Will interest rate hike ease Nigeria’s soaring inflation?


Nigeria’s central bank hiked the benchmark interest rate to 14 percent Tuesday, July 19, the highest level since 2019.

The 100 basis point-increase follows a similar hike of 150 basis point only two months ago in May.

The back to back hike was somewhat surprising as it is against what we have come to expect in recent times from the central bank which has been known to be reluctant to raise rates aggressively.

But with inflation unrelenting, it is easy to see why the CBN had to act.

Inflation had risen from 16.82 percent when the Monetary Policy Committee (MPC) met in May to 18.6 percent (the highest in five years) in June ahead of Tuesday’s meeting.

The inflation trend is a global one and explains why interest rates are rising whether it’s in the UK where inflation rose to 9.4 percent in June, the highest in 40 years or nearby Ghana which has had to raise rates to combat soaring inflation.

But will the rate hike be enough to tame inflation in Nigeria?

Let’s establish that Nigeria’s inflation is driven by rising costs of production, a type of inflation economists call Cost-Push inflation, rather than an uptick in demand (or Demand-Pull inflation).

If the cost of borrowing is supposed to rise on the back of higher interest rates, then the hike should further increase business costs and inflation.

But that’s only one side of the story.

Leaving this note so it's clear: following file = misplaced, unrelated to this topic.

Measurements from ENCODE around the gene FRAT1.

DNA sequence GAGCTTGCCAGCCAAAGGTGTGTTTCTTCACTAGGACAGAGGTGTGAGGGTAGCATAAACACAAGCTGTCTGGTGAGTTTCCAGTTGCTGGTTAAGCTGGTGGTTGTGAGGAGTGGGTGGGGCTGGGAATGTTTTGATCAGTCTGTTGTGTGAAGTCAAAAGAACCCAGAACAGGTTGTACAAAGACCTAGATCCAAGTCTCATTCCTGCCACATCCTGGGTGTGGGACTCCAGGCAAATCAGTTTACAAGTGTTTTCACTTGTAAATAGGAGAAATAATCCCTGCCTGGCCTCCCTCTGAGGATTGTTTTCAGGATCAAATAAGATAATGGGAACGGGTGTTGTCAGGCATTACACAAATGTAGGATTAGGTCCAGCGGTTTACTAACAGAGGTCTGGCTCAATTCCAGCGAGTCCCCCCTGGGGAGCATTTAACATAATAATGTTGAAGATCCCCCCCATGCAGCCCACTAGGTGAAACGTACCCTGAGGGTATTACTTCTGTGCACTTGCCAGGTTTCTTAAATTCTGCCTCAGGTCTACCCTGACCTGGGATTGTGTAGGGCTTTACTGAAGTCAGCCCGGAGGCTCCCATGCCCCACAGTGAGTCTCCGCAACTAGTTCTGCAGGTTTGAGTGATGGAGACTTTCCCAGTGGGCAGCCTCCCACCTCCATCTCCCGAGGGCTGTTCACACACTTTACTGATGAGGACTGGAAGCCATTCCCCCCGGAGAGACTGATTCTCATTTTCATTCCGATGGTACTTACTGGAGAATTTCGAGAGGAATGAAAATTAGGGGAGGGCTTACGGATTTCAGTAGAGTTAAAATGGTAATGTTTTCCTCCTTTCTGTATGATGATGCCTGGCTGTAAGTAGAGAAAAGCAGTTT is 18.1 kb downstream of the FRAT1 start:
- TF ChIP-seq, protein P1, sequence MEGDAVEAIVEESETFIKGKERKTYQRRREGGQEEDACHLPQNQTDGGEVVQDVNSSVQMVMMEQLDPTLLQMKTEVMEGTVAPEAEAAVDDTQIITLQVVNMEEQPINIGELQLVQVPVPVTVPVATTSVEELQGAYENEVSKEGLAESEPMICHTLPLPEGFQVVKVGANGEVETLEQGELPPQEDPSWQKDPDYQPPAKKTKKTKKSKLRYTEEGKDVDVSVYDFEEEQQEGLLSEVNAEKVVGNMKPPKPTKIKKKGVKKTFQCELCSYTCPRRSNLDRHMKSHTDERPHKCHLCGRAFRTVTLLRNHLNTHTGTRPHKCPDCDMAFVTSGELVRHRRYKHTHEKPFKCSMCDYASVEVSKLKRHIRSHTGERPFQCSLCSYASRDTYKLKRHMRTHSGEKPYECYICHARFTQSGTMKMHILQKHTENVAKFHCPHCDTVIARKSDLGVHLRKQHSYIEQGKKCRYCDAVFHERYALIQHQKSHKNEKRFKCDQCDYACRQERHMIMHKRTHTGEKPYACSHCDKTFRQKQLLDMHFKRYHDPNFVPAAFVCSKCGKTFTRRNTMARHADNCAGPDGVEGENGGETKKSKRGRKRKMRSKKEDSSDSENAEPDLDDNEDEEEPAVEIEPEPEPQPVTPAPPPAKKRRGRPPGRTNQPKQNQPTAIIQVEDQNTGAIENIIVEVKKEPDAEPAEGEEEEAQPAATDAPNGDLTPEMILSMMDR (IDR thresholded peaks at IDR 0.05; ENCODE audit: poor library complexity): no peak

The hike in interest rates would have been more effective in curtailing demand-driven inflation, as it will discourage consumption and incentivize savings/investments.

But the rapid rise in the prices of goods and services in Nigeria is certainly not being driven primarily by demand outstripping supply rather it is being driven by higher cost of production, part of which is due to FX shortages.

Given the FX component, it makes sense for the CBN to use higher interest rates to lure foreign investors and their dollars which would improve dollar supply in the economy and ease the cost of buying dollars for manufacturers who need the greenback for critical inputs. That way the cost of production can be reduced.

But the CBN and foreign investors know it will take more than higher interest rates to get them interested in Nigeria. The FX policy is a big disincentive that the CBN needs to address.

The CBN also can’t continue printing money for lending to the government if it is serious about fighting inflation.

Lastly, fighting inflation also requires support from the fiscal authorities in the shape of policy reforms that can encourage trade, investment and boost non-oil exports.

In conclusion, don’t expect the recent rate hike in insolation to solve Nigeria’s inflation crisis, there are other things needed to complement it to achieve the desired result of between 6-9 percent inflation. -Business Day

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